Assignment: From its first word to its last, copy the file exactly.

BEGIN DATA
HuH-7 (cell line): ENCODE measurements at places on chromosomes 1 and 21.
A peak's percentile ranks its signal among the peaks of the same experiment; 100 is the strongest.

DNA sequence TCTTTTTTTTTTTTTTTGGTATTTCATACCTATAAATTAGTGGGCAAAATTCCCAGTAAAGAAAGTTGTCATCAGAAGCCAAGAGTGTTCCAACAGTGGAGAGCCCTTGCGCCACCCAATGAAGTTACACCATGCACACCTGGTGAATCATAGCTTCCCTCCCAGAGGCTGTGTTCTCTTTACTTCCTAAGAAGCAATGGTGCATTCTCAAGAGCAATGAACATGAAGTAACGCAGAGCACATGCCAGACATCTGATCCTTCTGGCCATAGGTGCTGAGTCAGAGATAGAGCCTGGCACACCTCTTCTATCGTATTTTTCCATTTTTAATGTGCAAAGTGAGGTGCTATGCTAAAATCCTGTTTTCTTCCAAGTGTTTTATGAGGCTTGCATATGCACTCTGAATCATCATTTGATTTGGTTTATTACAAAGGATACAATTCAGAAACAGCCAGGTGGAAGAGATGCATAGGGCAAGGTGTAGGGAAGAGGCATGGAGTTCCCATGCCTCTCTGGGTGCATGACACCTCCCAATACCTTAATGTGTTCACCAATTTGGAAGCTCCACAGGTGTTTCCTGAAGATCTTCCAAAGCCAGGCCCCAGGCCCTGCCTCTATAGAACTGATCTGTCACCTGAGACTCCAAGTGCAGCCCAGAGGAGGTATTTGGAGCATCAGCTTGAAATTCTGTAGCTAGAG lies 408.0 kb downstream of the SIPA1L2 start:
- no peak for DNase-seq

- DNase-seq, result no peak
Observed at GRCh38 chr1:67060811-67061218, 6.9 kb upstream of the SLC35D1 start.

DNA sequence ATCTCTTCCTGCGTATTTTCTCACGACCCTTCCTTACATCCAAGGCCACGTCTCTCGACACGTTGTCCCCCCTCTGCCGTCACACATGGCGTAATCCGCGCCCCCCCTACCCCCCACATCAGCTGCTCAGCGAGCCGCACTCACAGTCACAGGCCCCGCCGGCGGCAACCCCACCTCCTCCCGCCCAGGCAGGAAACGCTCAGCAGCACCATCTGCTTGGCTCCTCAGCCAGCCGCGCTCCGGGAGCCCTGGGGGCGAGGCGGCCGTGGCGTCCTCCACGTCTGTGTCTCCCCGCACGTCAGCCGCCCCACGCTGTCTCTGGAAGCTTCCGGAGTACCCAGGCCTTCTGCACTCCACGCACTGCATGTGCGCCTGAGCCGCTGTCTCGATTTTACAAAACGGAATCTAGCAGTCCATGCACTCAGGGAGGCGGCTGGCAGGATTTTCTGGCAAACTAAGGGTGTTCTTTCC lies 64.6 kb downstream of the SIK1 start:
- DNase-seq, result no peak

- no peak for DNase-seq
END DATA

HuH-7 (cell line): ENCODE measurements at places on chromosomes 1 and 21.
A peak's percentile ranks its signal among the peaks of the same experiment; 100 is the strongest.

DNA sequence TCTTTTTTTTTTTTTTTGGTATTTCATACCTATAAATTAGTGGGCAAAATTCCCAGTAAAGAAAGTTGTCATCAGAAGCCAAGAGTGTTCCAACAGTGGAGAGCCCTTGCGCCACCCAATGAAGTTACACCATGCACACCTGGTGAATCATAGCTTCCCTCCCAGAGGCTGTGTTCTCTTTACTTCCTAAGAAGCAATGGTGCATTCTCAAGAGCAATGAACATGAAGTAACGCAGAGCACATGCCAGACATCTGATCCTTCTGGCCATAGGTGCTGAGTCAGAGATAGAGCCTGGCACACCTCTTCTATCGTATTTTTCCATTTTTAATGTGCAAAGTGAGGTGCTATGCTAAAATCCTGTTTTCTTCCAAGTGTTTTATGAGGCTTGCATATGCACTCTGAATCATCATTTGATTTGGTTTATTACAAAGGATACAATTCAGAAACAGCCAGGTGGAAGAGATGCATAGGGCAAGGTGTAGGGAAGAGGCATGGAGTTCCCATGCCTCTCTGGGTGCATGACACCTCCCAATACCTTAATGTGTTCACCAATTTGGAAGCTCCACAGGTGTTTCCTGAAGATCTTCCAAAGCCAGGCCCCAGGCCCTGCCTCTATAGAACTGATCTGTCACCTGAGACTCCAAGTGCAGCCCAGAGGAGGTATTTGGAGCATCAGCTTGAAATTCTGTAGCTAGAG lies 408.0 kb downstream of the SIPA1L2 start:
- no peak for DNase-seq

- DNase-seq, result no peak
Observed at GRCh38 chr1:67060811-67061218, 6.9 kb upstream of the SLC35D1 start.

DNA sequence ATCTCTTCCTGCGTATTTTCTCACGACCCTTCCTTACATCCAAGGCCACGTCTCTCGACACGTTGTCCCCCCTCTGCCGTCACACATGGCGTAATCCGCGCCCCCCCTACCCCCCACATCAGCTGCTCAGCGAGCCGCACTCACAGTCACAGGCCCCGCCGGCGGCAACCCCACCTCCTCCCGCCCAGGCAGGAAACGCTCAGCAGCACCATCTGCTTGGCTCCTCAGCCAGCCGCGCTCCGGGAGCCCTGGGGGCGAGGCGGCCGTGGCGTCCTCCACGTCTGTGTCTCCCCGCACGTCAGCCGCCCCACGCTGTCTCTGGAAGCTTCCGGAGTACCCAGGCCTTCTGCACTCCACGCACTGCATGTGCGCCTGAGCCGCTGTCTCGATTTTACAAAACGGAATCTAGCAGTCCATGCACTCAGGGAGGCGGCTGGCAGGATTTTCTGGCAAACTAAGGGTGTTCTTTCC lies 64.6 kb downstream of the SIK1 start:
- DNase-seq, result no peak

- no peak for DNase-seq